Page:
Tag Archives: Volleyball Coaching Philosophy

Foot Defence Is Alright

I am sure that there are some people who have read this blog, or heard me talk, or been in my gym who think that I hate all defensive actions with the feet. Those people are misguided.  I have no issues at all with players using their feet to play the ball. I do however have issues with players not being ready to play the ball and using their feet to mask their laziness.  I have an issue with coaches who don’t recognise those actions for what they are and let their players get away with it.  And I have issues with people who highlight that laziness as something all players should aspire to.

Sometimes, just sometimes, using the feet to play the ball is the required action. And sometimes those players are rewarded.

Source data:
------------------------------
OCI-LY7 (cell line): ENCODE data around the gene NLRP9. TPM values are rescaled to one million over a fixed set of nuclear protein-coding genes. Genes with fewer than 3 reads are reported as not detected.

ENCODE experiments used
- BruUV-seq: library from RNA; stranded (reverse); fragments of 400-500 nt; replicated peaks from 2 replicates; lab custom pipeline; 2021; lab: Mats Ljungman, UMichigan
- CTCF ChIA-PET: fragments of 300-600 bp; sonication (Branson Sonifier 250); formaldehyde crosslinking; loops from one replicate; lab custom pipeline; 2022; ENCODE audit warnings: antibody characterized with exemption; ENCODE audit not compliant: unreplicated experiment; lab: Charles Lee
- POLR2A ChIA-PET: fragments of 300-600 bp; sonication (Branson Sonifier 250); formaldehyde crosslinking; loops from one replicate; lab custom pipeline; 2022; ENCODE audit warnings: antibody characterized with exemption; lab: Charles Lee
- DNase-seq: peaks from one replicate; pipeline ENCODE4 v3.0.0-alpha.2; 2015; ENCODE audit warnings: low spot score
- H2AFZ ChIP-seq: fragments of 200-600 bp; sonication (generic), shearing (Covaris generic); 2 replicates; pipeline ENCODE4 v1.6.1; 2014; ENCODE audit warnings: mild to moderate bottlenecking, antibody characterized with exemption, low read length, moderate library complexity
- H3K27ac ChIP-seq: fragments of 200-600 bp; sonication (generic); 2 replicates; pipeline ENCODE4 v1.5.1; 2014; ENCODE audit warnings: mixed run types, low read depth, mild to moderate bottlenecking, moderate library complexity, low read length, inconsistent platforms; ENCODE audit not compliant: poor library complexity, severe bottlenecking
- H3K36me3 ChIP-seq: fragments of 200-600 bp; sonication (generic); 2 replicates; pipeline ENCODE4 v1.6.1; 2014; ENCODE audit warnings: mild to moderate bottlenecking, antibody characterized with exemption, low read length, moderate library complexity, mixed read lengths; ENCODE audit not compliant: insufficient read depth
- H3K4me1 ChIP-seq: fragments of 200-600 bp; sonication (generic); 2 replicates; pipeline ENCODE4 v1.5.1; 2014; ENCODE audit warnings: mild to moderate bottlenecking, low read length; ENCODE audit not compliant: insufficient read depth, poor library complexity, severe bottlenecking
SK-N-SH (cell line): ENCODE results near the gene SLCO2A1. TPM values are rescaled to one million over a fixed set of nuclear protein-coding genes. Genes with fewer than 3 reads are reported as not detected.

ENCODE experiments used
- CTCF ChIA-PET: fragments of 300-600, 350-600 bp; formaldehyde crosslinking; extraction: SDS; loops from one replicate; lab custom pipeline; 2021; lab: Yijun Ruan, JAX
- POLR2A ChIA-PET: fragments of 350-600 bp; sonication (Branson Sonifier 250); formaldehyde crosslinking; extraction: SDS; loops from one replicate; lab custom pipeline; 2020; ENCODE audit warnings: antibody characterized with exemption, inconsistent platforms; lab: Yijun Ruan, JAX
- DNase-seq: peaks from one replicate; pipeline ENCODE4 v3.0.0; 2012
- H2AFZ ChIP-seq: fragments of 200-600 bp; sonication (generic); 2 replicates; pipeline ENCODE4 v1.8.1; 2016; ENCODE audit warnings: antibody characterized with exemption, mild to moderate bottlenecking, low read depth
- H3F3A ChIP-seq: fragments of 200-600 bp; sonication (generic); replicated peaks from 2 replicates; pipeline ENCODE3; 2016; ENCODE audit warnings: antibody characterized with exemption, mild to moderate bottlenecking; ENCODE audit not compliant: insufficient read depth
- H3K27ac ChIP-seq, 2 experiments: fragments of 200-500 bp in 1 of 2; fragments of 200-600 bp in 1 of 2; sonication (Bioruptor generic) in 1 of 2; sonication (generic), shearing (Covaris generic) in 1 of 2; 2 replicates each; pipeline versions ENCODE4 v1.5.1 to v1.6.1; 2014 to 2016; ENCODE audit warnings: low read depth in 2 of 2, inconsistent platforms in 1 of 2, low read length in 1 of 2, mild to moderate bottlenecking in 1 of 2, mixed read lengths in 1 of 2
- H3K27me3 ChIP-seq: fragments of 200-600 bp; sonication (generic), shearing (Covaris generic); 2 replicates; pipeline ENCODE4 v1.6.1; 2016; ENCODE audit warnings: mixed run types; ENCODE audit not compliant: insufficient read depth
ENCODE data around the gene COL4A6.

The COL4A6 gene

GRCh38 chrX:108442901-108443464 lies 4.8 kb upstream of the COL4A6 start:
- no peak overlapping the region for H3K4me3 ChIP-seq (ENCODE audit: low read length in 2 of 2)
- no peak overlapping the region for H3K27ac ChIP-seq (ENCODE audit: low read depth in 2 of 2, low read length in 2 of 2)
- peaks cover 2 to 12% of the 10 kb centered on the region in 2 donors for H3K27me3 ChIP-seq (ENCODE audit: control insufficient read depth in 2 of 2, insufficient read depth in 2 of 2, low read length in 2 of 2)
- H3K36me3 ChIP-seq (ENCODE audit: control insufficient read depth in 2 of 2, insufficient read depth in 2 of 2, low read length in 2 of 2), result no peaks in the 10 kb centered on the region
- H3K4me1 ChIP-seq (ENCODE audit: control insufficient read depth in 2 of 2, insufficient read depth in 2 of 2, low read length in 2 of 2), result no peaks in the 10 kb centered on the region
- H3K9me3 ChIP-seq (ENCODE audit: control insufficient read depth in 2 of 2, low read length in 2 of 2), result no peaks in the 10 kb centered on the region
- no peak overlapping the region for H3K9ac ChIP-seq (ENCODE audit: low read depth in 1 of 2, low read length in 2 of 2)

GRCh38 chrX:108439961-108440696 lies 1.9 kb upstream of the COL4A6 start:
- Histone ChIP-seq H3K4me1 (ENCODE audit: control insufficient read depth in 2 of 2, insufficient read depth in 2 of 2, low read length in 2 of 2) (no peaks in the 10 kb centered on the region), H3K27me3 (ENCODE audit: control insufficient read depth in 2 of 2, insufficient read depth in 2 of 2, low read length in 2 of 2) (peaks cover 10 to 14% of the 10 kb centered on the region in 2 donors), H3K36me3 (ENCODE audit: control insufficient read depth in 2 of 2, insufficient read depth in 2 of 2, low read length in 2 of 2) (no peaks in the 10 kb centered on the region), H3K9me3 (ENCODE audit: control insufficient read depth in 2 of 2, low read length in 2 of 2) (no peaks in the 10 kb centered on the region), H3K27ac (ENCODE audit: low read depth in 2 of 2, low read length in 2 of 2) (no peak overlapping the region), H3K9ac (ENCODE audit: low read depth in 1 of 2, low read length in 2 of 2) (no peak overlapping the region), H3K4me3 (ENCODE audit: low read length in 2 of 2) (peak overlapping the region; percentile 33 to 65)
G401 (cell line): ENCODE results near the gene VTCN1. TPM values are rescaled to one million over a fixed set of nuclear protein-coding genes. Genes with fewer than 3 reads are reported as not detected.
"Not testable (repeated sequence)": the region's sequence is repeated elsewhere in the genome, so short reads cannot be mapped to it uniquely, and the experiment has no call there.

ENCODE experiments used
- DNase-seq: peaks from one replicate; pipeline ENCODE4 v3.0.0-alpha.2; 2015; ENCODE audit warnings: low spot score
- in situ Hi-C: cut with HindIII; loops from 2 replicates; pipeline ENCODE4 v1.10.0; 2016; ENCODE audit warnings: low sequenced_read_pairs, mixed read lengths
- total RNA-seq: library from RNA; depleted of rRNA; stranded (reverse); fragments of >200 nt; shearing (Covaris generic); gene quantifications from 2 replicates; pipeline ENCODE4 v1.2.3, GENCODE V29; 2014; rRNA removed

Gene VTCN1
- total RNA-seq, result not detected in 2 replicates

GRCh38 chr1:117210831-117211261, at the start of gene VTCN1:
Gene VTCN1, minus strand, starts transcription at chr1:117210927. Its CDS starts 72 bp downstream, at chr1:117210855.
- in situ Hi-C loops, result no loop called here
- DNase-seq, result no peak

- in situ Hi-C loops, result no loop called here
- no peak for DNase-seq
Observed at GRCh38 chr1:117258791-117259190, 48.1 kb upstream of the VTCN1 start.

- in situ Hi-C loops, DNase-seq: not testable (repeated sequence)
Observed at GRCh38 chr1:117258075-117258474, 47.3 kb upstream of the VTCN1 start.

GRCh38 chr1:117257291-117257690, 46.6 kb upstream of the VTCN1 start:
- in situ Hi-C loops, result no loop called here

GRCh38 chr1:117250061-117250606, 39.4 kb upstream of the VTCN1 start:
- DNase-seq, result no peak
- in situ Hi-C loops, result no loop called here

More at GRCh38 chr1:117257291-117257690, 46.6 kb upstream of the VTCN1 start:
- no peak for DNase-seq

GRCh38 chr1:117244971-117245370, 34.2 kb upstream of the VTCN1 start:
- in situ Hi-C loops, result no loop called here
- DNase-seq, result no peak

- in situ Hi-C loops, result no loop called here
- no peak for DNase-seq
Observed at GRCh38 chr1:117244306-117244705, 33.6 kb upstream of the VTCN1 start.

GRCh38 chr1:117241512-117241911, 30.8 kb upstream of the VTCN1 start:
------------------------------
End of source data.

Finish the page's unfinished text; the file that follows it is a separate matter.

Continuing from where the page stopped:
Read about the great new Vyacheslav Platonov coaching book here.

Cover v2

The Secret About The Secret

‘The Secret’ is the central theme of Bill Simmons’ epic book about the NBA.  As revealed to him by Hall of Fame player Isaiah Thomas, “The secret of basketball is that it’s not about basketball”.  That is, while the collective skills of a basketball team are important, what is most important is the collective, the interactions between those skills and the personalities of the players.  If you ask virtually anyone close to basketball, or any other team sport, his opinion on the topic, I am extremely confident that virtually all would agree with Thomas’ sentiment.

‘The Secret about the Secret’ is that while virtually all agree that it’s not about (name your)ball in the abstract, almost no one actually takes it into account in practice.  In the vast majority of cases, clubs do not build teams, but collect players or, even worse, ‘assets’ or ‘pieces’*.  While clubs talk about the importance of the team, they will always, always take the slightly better player or slightly bigger name regardless of how they fit into the current team and without considering the mix of personalities**.